Surprisingly, in not so few countries on this continent, viticulture is also practised. In ancient times, the Phoenicians brought viticulture to Carthage near Tunis in what is now Tunisia. Around the capital of the Carthaginian Empire there were already 500 BC flourishing vineyards. In 2012, the area under vines covered 372,000 hectares, which is 5% of the world's surface area. Of these, 11.9 million hectolitres of wine were produced, which represents about 4% of the world production. Due to the predominant tropical and subtropical climate, viticulture is only possible in large parts of Africa in the climatically milder marginal zones in the north and south, with the vineyards often being located at altitudes above 1,000 metres above sea level. In tropical climates, the vine produces amazing yields, but these are mostly used as raisins or table grapes.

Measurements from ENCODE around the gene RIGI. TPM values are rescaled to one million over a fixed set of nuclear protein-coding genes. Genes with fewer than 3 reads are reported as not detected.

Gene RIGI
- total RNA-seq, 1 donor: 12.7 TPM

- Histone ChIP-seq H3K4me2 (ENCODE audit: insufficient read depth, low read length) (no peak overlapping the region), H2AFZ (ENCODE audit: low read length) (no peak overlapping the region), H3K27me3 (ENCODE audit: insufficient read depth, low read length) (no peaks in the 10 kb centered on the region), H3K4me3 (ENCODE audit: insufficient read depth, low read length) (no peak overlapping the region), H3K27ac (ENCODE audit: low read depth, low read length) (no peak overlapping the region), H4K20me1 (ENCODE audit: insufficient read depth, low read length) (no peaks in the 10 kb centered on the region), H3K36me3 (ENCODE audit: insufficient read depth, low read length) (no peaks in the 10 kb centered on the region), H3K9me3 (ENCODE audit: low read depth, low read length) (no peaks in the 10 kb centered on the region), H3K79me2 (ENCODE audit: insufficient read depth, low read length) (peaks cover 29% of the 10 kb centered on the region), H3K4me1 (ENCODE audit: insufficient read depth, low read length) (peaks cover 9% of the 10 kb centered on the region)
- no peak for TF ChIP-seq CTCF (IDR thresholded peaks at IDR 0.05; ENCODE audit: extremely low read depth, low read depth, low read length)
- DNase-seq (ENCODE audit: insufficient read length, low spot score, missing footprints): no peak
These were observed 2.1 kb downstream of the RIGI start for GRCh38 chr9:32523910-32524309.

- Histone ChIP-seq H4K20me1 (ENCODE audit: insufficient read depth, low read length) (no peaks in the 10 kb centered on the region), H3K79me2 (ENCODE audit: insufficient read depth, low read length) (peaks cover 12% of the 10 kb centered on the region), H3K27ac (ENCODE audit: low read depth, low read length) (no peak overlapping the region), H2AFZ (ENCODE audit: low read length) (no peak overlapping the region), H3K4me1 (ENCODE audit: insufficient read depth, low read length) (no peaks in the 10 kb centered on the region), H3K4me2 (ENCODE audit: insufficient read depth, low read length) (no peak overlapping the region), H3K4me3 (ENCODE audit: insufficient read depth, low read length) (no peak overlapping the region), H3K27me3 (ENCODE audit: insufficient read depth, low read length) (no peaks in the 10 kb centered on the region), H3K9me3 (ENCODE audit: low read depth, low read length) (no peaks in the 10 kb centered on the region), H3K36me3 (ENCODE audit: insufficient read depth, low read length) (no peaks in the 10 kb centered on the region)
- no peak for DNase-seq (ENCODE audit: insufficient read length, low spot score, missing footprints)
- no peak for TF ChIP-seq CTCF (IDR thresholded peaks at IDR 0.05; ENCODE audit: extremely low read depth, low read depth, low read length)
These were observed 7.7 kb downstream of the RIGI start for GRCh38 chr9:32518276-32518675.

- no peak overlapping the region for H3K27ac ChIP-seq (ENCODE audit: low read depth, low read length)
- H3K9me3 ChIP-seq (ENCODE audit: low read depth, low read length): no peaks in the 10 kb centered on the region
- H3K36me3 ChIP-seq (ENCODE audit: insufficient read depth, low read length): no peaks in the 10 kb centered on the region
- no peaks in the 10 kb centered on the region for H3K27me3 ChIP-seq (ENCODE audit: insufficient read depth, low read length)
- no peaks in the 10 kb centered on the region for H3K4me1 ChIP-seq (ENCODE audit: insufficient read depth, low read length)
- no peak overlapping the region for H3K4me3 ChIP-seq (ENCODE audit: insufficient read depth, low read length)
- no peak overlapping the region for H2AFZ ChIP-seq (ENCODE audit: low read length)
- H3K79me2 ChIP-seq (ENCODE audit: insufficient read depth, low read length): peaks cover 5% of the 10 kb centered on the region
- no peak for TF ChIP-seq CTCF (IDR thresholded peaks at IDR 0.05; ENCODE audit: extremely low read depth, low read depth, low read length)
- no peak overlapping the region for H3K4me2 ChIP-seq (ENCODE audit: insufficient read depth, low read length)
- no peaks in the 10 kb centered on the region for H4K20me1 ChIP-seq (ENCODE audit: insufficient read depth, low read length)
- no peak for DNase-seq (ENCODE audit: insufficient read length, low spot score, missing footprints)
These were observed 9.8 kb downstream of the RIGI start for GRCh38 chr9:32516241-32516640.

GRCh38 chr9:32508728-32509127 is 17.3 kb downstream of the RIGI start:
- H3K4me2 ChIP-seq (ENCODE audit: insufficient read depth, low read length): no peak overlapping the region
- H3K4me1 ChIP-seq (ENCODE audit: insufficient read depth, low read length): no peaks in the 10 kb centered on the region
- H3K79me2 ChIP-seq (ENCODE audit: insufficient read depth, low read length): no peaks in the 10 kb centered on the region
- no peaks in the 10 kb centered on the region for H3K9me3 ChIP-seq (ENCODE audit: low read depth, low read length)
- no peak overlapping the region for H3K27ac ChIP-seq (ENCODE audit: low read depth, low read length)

The oldest African wine-growing country is Egypt, which is considered one of the cradles of viticulture, along with the ancient landscape of Mesopotamia. By far the most important winegrowing country today is South Africa. Other countries with less viticulture but at least table grape and raisin production are Algeria, Ethiopia, Cape Verde, Kenya, Libya, Madagascar, Morocco, Namibia, Tanzania, Tunisia, Uganda and Zimbabwe. See further country lists also under Asia, Europe, New World and South America, and under Wine Production Quantities.